I got into oceanography by way of computational fluid dynamics. I loved the lava lamp effect of swirling colors, I loved the math that went into it, and most of all, I loved programming.
I built my first fluid dynamics model from scratch in Fortran 90 in the summer of 2012, between my junior and senior years of college. You might ask, "Why the heck were you using Fortran in 2012?" There was no one around to teach me fluid modeling, even though my professors were excited about my interest in it. So my research advisor dug up an old paper on how to use Fortran to generate a 2D von Karman vortex street. I taught myself from that paper. Looking back, that unique learning situation was probably what got me into graduate school.
A person doesn't need to make any fluid models from scratch anymore, and I was a little bit disappointed when I found out I'd be working with a pre-built chunk of code called regional ocean modeling systems (ROMS). You can use ROMS or any other modeling system while thinking of it as a total black box, which is in some ways excellent because it can be used by anyone and you don't have to reinvent the wheels of numerical stability or stretchable vertical coordinates, but a damn shame when it comes to understanding what you're doing.
To start off my science blog, I'll write about something I know pretty well (or at least, learned pretty well at one point, and should know pretty well by now): fluid modeling. Maybe I'll do a series of posts on fluid modeling, covering:
My goals in making a website for myself are to build a science focussed online image and to learn new skills. In particular, I want to get more comfortable communicating technical matters to a general audience without resorting to being overly general and vague and I want to be more rigorous about incorporating citations. To address the latter, I'm going to aim to have three academic citations per post. I also wanted to learn some web design. The goal is to build less lazy habits.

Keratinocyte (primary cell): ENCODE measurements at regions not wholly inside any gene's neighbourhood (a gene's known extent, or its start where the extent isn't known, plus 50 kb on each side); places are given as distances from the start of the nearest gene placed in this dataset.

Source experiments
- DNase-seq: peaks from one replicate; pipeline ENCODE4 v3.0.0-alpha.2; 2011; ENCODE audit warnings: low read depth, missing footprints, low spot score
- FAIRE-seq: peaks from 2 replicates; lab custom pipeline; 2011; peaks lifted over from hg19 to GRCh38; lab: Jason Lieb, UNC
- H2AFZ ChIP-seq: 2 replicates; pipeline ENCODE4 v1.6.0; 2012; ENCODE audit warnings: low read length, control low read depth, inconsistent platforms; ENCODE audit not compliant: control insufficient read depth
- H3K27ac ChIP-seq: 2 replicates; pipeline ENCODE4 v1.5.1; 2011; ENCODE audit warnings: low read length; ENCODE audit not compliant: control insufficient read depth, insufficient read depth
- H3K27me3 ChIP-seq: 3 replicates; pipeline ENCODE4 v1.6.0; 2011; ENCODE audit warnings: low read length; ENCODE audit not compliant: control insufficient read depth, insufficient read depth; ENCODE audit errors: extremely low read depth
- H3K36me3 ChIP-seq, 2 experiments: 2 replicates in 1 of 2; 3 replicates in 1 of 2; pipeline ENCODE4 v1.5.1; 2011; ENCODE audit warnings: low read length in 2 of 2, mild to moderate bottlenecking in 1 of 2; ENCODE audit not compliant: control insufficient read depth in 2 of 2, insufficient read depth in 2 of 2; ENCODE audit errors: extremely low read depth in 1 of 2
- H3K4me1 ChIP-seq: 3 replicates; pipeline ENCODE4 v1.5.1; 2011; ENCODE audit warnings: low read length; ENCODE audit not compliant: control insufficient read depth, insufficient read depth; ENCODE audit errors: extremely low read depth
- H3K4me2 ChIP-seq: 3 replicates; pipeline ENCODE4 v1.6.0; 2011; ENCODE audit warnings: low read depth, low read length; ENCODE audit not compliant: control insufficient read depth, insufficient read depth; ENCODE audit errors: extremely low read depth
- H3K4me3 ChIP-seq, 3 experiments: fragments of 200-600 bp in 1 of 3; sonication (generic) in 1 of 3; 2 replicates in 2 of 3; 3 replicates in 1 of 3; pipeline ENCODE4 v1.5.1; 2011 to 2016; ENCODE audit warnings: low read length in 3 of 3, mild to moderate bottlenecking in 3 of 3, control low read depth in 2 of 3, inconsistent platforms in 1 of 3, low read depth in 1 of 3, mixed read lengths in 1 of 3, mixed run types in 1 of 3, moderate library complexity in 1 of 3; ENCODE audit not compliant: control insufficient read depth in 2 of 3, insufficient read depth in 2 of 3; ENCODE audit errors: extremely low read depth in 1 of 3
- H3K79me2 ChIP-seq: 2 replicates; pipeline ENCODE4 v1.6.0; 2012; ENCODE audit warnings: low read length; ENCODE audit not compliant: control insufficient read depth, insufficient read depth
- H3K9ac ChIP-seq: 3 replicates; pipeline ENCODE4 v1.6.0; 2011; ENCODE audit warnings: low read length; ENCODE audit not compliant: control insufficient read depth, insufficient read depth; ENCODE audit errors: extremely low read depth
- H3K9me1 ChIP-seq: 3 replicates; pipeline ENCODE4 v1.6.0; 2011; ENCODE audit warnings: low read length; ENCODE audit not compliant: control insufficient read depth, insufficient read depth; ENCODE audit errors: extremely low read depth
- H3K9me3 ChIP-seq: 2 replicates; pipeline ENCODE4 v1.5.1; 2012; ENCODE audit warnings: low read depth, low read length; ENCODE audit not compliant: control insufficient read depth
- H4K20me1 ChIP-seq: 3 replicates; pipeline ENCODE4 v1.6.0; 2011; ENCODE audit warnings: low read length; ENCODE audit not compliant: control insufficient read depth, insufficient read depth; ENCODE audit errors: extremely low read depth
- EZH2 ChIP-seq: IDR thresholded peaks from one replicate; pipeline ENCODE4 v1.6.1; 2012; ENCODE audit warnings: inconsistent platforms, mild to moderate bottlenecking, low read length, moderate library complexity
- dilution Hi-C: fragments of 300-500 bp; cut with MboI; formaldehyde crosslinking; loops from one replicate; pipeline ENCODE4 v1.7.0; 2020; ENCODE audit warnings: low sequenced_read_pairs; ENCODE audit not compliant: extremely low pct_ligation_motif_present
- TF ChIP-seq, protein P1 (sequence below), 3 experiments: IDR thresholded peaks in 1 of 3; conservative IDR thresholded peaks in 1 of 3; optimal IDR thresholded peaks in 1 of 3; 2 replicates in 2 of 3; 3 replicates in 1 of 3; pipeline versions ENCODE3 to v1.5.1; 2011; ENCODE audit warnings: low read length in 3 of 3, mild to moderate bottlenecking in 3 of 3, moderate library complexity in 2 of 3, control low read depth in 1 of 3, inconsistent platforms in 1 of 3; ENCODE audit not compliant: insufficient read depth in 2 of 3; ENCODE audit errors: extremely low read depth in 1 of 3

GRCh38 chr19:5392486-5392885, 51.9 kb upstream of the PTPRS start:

So let's start here. I did a little bit of reading on scientific blogging so that I could do it effectively, although I truly believe in my heart that no one will ever actually read this blog. It is good for my career to have something full of professional content and up-to-date when I am googled, but no one will ever engage with a ablog about fluid mechanics. Wagner 2019 describes the impossibility of discovering any new content on the web these days outside of the dominating channels of social media giants like Facebook, Twitter, and Instagram. This anonymity suits my goals at the start. I'm not trying to reach the public most effectively from day 1, I'm trying to practice my writing. Frankly I don't expect to be very good off the bat, so it's all well and good that no one sees this until I'm on the job market, at which time I will delete these unprofessional, self-doubting sentences.
However, I can use some of the literature on science communication to help outline some goals for myself. According to Gardiner et al. 2018, having images in your science blog increases information retention and enjoyment for nonscientists and scientists alike, hence the ugly picture of me at my computer up top. It's supposed to be a cheap and easy way to improve your communication, so I will aim to include pictures in each of my blog posts.
There are also pitfalls to avoid. Here's an ominous quote from a study titled "The Academic Online: Constructing Persona through the World Wide Web" (Barbour and Marshall 2012):
I can definitely picture that happening, and I will aim to update this blog once a month. I want to say once a week, but if I want to write some quality content then I need to take the time to build it.
I'm an early career fluid dynamicist in Seattle, WA. I am completing my PhD in Physical Oceanography at the University of Washington, my topic is coastal dynamics and my weapon of choice is idealized numerical models. My current outside interests include Dungeons & Dragons, Zine printing, collective action, karaoke, female-authored fiction, and B-movies.